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Workers’ Comp Nightmare

by Charles T. Wilson on June 8, 2015

One of the biggest shocks clients experience is when, after years with no injuries, a moderate accident occurs and a worker is injured. What often comes next is difficulties finding the insurer’s medical clinic, miscommunication between the worker and the insurer, delays, prolonged recovery, frustration, and high healthcare costs.

Workers’ Comp rates are calculated by comparing “expected” losses, which are surprisingly small in dollar amounts, with actual medical costs that will be incurred. That calculation creates a premium modification (“ex-mod”) that can be excessively high even when there’s a moderate loss.

The pain is shocking

  • The ex-mod causes your premiums to skyrocket two or three times the previous level, and they continue that way for three years.
  • OSHA often gets involved due to your “high hazard worksite” (just one non-catastrophic injury!) and mandates an “enforcement inspection.”
  • The distraction and costs of getting ready, updating safety policies, collecting training documentation and coordinating with employee files can be huge.
  • Fines and penalties – including worksite shut-downs – can be ruinous.
  • Many contractors with high ex-mods are prohibited from project worksites.
  • And then your worker can get fed up with all the delays and engage an attorney to start a lawsuit.

Lots of employers, rightly or wrongly, feel angry, bullied by an illogical system, and forced into expensive, superfluous, bureaucratic measures. Many do not prioritize – up front – the time, effort, and investment needed to support a successful safety program: effective policies, a collaborative culture, and regular conversations. After an accident it’s often too late.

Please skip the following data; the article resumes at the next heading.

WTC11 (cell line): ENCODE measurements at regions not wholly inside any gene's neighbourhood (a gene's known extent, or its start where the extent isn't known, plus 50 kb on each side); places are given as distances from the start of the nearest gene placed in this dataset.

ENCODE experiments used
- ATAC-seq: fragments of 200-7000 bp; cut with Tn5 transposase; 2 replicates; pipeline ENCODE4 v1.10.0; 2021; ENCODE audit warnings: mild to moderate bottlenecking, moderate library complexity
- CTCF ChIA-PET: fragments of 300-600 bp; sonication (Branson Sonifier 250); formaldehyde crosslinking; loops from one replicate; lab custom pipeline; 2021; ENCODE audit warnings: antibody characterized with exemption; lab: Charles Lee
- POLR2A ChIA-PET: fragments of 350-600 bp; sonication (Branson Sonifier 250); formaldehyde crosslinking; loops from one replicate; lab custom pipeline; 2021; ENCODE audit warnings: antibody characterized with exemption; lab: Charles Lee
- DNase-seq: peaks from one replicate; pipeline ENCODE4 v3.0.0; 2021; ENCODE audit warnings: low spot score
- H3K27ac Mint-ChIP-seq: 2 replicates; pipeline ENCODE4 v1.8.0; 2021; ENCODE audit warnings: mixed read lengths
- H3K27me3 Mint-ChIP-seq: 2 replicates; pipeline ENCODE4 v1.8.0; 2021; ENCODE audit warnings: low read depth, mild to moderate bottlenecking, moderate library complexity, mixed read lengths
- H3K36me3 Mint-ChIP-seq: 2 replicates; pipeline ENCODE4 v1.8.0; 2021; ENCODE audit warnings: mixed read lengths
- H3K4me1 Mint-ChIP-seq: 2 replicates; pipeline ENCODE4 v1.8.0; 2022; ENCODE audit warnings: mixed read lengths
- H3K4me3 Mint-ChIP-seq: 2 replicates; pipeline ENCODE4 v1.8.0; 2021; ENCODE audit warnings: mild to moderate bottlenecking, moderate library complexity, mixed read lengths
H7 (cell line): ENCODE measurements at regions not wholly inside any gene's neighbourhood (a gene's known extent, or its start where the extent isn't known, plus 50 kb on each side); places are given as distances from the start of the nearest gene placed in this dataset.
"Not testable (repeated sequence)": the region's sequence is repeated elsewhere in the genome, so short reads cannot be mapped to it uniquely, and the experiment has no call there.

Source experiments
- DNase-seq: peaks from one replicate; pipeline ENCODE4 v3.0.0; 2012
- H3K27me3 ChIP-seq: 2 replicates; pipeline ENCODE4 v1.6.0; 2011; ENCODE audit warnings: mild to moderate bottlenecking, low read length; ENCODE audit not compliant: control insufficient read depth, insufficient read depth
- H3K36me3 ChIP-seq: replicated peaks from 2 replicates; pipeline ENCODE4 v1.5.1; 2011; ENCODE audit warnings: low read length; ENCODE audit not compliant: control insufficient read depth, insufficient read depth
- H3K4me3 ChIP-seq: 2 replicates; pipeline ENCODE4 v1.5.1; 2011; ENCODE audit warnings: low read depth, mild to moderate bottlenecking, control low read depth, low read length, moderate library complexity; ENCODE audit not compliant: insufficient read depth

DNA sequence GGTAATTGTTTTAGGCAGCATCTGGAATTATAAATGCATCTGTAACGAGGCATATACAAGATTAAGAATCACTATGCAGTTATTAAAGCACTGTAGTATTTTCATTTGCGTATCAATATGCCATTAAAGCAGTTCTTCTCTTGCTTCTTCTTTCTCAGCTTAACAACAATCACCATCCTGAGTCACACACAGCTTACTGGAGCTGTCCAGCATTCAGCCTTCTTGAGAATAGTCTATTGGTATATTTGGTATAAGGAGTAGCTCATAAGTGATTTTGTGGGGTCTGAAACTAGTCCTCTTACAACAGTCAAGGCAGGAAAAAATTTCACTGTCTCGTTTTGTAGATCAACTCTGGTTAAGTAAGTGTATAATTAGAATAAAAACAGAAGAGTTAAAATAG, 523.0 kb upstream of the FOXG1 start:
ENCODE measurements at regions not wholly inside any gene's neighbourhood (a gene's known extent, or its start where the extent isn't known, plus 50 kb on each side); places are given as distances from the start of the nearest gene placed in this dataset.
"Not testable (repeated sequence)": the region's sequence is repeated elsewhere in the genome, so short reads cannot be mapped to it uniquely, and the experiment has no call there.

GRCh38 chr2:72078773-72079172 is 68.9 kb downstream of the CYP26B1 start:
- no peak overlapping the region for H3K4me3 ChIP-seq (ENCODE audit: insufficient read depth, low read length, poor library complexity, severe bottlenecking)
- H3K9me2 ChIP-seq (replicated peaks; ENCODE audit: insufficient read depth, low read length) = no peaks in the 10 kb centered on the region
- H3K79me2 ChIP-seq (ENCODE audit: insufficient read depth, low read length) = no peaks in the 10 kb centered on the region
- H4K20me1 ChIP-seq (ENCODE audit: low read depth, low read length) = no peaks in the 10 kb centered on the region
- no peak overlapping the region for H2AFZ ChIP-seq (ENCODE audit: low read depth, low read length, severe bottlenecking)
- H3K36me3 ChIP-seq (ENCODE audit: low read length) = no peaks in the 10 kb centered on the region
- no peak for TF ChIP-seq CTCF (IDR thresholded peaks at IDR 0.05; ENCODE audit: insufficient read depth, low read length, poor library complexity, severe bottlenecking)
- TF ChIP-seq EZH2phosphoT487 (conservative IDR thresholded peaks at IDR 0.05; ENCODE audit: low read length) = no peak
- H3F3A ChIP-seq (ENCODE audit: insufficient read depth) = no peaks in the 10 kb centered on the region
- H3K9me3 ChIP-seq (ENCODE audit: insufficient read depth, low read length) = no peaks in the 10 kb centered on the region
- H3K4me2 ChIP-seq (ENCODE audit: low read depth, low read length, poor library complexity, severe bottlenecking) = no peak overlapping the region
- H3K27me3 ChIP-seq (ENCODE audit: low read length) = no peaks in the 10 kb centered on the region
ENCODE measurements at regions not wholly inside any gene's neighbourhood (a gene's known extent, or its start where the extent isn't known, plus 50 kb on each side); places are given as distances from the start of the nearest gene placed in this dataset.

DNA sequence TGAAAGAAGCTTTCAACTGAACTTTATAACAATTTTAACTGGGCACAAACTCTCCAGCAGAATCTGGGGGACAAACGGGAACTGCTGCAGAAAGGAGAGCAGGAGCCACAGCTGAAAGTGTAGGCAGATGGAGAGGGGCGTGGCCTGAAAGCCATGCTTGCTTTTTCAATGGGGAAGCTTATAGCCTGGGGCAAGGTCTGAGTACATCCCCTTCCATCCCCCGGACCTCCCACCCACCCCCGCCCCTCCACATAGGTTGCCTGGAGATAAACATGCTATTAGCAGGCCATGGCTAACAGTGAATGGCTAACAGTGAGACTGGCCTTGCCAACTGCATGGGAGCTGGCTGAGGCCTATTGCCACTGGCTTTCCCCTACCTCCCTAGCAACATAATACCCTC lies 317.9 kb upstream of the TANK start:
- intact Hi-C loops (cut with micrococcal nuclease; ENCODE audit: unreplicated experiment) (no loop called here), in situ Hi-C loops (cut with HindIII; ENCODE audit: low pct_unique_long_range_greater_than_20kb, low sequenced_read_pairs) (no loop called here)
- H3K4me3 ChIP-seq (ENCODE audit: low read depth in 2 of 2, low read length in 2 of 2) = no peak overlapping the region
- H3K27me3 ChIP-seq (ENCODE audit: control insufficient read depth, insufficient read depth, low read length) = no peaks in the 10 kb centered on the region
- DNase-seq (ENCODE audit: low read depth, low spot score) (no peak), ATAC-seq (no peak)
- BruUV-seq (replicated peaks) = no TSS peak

Relieve the pain with some simple steps

  • Stay on top of all the different aspects of your safety program.
  • Invest in the right policies, tools, training, and outside resources.
  • Keep safety top of mind in all employee conversations – at the same time as discussing work timetables, project schedules and business productivity.
  • Make sure any injury is closely monitored –
    • Weekly contact with the worker by you or someone on your staff.
    • Monthly updates from the claim adjuster to your broker.
  • Push, push, push – with pleasant persistence – for action to resolve any delays or stumbling blocks.

Every safety professional I know and every study I’ve read say that it costs $6 to $10 to fix a safety problem that $1 would have prevented. Think about it: we all need to recognize that these are investments not expenses.


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Cyber Drill Down #3

April 27, 2015

This Tip is the third and final installment of the Cyber Breach Response series. So far, we’ve discussed the costs of a data loss, the benefits to your reputation of having a plan, and the likelihood that any business can and will be attacked. We’ve also outlined how to prevent a data loss, ways to […]

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Cyber Drill Down #2: (Even More) Steps for Keeping your Company Safe

April 7, 2015

Responding to a data breach can test your organization’s survival readiness. Many have no plan, no resources, no insurance protection. Could you be risking all you’ve built? The previous RiskSmart Tip talked about prevention steps you may need to implement. But that’s not all you need to help make your business safe. Next, you must: 1) […]